While it may seem that Michael Rawl was born to head a Jewish Community Center, as he reflects on his journey to New Orleans, it was more like he stumbled into the work.
“It seemed like it would have been such a good choice,” he said, “but that’s not how it happened.”
In October, Rawl was announced as the new chief executive officer of the New Orleans JCC, having served as the executive director of the JCC in Buffalo for the last three years.
Rawl’s father was the only child of Holocaust survivors. “He had a perspective of a lot of children of refugees, you have to work hard and make enough money to take care of your family,” Rawl said. As he grew up, Rawl heard a voice in his head that it’s a great idea to be a teacher, social worker or artist, but will that really pay the bills? The thought of going into non-profit work didn’t enter his mind.
In college, he majored in comparative studies at Ohio State, but had no idea what he wanted to do with it. He worked for his father in finance “and was never really happy about it.”
He was asked to serve on the board of the JCC in Youngstown, Ohio, “and I had this epiphany.” He realized this field was one where being successful is correlated with building community — and one could make a living at it.
He became the assistant director, then the executive director in Youngstown. He admits there was a bit of a pay cut, but he felt “lucky to be able to do this work.” Instead of a punch-the-clock job, “I feel incredibly fortunate to invest my time in building community, making great outcomes for people.”
Still, the winding path he took prepared him for his current position. Living with his grandparents instilled a social conscience in him. His business experience and studies of how cultures interact, “that whole mesh is very appropriate for the work I do today.”
He followed up his undergraduate studies with a Master of Arts in Jewish Professional Studies from Spertus Institute in Chicago.
He is looking forward to a fresh start in New Orleans, having led two JCCs during the pandemic, each of which was its own challenge. He said the New Orleans JCC is “in a fantastic place, we had a strong recovery from the pandemic,” and credits former Executive Director Leslie Fischman and her team.
In Youngstown, they built a mobile meals program from scratch, doing 850 meals a day, five days a week, with lifeguards and front desk staff doing much of the work. “We didn’t lay anyone off.” They also ran a childcare for children of healthcare workers and employees of the Jewish assisted living home. “I felt lucky during the pandemic to have a strong sense of purpose,” he said.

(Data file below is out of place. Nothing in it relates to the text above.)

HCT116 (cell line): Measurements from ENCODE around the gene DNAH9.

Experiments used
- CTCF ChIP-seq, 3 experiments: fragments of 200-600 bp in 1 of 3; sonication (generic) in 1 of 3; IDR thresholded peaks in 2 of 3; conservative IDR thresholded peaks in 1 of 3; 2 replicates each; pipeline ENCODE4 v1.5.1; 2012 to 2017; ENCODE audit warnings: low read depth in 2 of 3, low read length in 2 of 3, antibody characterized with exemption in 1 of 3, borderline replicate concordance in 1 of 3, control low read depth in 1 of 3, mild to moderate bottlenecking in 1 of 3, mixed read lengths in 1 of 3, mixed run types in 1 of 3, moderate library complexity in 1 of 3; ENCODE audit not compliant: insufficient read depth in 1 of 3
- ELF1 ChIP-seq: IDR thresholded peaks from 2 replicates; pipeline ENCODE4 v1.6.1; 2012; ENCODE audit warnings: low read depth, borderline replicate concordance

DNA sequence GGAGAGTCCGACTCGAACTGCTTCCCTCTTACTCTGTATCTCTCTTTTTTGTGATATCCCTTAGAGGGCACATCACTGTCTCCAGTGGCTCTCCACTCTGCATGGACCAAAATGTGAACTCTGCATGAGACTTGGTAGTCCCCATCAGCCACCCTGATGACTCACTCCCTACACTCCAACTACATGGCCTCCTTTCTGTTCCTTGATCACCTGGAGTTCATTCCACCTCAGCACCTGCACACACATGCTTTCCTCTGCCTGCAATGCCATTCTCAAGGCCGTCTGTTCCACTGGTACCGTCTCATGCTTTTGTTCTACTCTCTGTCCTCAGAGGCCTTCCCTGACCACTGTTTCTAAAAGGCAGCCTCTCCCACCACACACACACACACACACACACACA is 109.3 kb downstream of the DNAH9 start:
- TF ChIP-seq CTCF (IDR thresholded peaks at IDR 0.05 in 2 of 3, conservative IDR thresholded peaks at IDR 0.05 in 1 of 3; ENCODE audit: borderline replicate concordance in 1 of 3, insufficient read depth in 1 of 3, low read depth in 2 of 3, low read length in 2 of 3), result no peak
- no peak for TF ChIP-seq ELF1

Three days after he took the position in Buffalo in late 2020, the state shut down their fitness center due to a new wave of Covid. “We were right back to worrying about layoffs” and maintaining programs.
Being in New Orleans is “a great opportunity.” Aside from the chance to be part of an institution that dates back to 1855, he is a lifelong lover of jazz.
The fact that last year, there was six feet of snow in one storm in New York, and that just before driving to New Orleans at the beginning of November, there was snow on the ground in Buffalo, may have also contributed to his attraction to New Orleans.
In New Orleans, “it’s a little humbling to consider I’m standing on the shoulders of shoulders of shoulders” at the JCC.
He looks forward to helping enhance the JCC’s role as “the town square of Jewish life,” where all Jews are welcome, while also serving as “an embassy to our neighbors” and building partnerships throughout the community, exploring ways “we can use Jewish values to serve the greater New Orleans area.”
Jewish Community Centers are a unique place “where that is possible. We have a wonderful intersectionality where different peoples and cultures come together, and everyone is welcome.” In a time of rising antisemitism, that is even more important, he added.
But there is another aspect of Rawl’s thinking that this path was destined.
He and his sister had worked on family genealogy, then a couple years ago, they were contacted by an author. Susan Gordon had written a book, “Because of Eva: A Jewish Genealogical Journey,” about her search for relatives and her family history, sparked by the search for the woman who had buried her grandfather.
It turns out they were cousins. His grandfather had been born in Budapest, and came to America after the war on one of the 10,000 visas approved by President Truman, helped by the fact that he had been a translator for the U.S. Army.
Gordon told Rawl that his family ran a JCC in the Budapest Ghetto during the war, mainly to feed orphans. “That’s how they spent their time until the Budapest Ghetto was liquidated,” he said. “For me to have stumbled on this work and have the realization that maybe it is in my blood feels special.”